Amazon’s new grocery venture gives Jeff Bezos his greatest challenge—creating enough organic food

A fresh, organic problem for Amazon.
A fresh, organic problem for Amazon.
Image: Reuters/Andrew Kelly
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The time is ripe for Jeff Bezos to work his business acumen on an area of the US food system that’s been slowly growing for years: organic food. And with his purchase of Whole Foods Market earlier this month, he’ll have even more reason to try and convince US farmers to join him.

The meteoric growth of Whole Foods over the last several decades has been a testament to the growing popularity of natural and organic foods in America. The Organic Trade Association estimates those foods now account for 5% of total food sales, or $47 billion. That’s still a tiny sliver of food sales. But even before the Amazon acquisition, people in the industry were saying that number would jump to about 10% in coming years. Now that Amazon—with a much broader consumer base than Whole Foods—has officially picked up the natural-and organic-foods mantle, previous growth estimates might actually be conservative.

But there’s a problem for Bezos if he wants to make organic food as ubiquitous as an Amazon-branded delivery box. As demand for organic fruits and vegetables has grown, the number of acres used to farm those crops has remained about the same.

One of the reasons is that it’s particularly onerous for farmers to switch from conventional farming techniques to organic. The government requires they create a three-year plan for how they will transition to accommodate more rigorous standards. The idea is that it takes about three years for conventional soil to contain the nutrient levels needed for organic certification. Organic crops must be rotated, and farmers must follow stricter standards for pest management and erosion control, among other things.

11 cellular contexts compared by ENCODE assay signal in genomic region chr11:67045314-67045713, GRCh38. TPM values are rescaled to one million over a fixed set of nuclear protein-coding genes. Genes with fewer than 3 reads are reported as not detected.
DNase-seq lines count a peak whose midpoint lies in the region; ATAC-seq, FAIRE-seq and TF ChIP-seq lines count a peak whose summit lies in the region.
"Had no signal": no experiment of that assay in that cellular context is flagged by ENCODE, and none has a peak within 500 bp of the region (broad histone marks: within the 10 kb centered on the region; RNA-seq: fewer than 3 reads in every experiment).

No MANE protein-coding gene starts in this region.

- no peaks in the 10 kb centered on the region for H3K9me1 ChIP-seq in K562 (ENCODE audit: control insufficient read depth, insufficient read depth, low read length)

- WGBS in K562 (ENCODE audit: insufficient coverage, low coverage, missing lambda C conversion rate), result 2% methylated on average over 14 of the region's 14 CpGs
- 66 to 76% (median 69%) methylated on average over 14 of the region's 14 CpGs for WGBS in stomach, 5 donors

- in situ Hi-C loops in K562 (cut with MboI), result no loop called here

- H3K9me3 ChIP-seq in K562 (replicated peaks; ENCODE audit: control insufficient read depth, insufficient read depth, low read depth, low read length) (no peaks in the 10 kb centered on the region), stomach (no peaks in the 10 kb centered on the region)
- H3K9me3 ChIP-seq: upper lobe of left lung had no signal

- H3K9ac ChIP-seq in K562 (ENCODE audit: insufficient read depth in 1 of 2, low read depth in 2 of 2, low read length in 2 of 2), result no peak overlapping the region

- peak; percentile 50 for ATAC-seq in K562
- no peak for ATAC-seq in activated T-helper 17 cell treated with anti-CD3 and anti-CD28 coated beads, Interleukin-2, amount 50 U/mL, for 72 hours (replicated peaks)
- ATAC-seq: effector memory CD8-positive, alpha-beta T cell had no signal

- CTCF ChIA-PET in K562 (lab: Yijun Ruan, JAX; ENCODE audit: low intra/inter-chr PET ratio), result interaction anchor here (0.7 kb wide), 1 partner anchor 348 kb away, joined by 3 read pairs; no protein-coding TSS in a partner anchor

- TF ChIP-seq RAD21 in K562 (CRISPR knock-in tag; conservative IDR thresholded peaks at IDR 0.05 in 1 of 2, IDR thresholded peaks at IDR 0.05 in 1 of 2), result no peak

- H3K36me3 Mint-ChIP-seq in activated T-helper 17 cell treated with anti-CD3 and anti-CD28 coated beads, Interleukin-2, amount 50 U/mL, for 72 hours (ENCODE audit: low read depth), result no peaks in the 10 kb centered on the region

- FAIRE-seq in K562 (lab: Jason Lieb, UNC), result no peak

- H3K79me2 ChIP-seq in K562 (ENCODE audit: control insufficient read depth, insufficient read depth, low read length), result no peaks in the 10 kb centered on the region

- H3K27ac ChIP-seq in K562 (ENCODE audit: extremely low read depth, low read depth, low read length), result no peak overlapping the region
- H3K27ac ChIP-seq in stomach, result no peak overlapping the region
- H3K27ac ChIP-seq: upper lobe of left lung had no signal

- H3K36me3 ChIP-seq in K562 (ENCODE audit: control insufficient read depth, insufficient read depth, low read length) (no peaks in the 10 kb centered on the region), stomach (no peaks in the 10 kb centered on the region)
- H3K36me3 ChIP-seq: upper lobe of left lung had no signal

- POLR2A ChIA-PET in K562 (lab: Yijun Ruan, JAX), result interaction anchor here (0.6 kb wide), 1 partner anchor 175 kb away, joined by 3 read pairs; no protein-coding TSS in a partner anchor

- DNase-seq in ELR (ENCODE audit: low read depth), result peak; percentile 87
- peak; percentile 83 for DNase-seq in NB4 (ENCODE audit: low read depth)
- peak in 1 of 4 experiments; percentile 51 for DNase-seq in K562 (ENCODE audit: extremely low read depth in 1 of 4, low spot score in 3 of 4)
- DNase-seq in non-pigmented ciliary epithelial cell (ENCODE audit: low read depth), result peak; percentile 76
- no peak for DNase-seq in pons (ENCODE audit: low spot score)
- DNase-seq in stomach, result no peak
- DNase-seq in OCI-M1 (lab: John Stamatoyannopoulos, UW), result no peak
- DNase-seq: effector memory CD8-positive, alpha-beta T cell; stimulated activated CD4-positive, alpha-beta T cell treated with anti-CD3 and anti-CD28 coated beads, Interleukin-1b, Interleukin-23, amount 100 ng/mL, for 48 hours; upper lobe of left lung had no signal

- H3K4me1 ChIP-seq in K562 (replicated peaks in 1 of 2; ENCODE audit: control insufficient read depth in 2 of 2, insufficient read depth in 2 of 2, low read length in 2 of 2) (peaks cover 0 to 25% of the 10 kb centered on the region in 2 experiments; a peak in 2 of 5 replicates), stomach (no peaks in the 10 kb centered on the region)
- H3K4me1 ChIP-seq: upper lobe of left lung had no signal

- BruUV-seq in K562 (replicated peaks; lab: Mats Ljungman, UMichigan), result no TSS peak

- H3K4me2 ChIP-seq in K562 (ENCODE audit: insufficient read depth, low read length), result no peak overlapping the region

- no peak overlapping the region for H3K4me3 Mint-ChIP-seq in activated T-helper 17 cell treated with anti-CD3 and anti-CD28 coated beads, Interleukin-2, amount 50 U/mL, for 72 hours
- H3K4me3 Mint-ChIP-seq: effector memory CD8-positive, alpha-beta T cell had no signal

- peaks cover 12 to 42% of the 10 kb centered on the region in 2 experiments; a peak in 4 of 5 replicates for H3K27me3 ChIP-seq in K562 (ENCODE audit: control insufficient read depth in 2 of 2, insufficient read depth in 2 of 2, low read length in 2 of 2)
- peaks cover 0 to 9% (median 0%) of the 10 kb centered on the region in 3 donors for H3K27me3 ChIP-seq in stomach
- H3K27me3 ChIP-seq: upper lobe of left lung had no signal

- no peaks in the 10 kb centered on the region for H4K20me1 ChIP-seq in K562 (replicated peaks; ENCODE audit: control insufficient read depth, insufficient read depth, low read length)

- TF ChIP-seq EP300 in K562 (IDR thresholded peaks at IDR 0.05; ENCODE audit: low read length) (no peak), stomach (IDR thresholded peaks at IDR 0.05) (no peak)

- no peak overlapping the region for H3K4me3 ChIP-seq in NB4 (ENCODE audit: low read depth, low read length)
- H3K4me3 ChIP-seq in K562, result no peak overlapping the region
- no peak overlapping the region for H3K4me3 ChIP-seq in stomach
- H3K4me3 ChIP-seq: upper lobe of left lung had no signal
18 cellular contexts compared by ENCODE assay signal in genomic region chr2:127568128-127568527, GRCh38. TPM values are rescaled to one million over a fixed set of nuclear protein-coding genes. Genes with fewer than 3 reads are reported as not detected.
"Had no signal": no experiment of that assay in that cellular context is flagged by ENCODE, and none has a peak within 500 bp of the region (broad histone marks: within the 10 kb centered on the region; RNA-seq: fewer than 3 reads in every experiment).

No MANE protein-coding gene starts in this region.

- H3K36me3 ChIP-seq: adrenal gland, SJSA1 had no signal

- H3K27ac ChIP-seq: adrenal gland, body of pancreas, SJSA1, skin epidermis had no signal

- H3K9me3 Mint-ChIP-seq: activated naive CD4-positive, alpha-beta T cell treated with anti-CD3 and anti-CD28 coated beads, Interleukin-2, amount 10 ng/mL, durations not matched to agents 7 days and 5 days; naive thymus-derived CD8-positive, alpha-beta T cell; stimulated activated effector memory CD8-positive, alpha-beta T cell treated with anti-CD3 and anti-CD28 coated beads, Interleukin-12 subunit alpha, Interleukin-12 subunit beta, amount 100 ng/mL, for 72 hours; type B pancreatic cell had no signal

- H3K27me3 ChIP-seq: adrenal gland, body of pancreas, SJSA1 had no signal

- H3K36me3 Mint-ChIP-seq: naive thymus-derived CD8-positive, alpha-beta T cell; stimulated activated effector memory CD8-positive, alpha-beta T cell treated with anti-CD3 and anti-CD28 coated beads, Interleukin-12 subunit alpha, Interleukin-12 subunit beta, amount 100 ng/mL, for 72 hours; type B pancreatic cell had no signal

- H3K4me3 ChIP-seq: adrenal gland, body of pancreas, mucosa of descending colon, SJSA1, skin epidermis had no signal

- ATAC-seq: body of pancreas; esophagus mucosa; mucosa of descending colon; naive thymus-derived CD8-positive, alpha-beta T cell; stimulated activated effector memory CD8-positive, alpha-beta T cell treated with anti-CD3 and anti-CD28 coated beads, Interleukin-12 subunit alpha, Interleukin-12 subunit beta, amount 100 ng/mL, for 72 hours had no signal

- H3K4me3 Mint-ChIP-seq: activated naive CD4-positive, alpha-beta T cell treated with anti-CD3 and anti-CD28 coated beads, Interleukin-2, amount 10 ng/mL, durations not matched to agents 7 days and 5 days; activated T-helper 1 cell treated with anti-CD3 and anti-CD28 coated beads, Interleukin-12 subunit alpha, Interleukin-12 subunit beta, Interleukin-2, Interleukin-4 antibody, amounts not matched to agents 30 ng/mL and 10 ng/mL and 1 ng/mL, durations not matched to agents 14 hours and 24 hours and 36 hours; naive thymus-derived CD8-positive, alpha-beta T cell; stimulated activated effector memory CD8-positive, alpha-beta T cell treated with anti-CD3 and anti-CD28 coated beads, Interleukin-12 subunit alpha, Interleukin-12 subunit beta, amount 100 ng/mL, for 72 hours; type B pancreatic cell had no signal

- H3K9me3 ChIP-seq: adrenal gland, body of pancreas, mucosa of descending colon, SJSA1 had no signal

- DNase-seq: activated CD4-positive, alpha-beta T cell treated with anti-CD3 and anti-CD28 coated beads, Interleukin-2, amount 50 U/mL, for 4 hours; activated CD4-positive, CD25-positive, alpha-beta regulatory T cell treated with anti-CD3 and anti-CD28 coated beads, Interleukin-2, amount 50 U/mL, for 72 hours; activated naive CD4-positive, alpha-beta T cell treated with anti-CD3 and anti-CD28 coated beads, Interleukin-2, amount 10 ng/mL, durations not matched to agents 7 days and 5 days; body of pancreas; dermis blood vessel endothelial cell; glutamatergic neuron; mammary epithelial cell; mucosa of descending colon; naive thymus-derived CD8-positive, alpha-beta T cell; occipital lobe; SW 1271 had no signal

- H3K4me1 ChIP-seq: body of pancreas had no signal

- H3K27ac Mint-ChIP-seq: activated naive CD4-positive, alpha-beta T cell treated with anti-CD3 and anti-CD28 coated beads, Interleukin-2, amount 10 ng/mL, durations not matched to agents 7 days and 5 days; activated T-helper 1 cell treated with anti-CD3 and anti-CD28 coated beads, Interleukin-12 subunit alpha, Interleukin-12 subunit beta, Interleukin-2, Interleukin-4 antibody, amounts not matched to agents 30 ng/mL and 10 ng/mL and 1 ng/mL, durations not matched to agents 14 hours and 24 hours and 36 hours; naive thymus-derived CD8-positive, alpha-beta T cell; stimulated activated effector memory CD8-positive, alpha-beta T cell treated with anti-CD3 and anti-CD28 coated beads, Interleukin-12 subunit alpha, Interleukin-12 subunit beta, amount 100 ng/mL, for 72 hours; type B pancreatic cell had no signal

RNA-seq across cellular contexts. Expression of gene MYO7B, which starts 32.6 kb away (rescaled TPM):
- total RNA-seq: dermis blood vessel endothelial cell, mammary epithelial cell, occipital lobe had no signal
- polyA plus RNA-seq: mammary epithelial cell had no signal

During that three-year transition period, farmers essentially go through the motions required for growing organic foods, but they have to sell it as conventional food at conventional prices. But if Amazon manages to give more people cheaper access to organic foods, there will be an incentive to push more farmers to go through that process, says Maggie Monast, a sustainable sourcing expert at the Environmental Defense Fund.

“Most people have computers but they might not have access to a Whole Foods,” Monast tells Quartz. “But if this acquisition does increase demand for organic, there will be serious challenges in terms of scaling up.”

For now, the US has relied on importing organic vegetables and fruits from other countries to make up the difference—something some experts remain dubious about (paywall) when there are instances of imports of so-called organic corn and soy from China, for example, that have been found to be fraudulent.

Can Bezos overcome the challenges of producing more organic food the way that he overcame the books trade and then pretty much every bricks-and-mortar retailer? We’ll find out soon enough.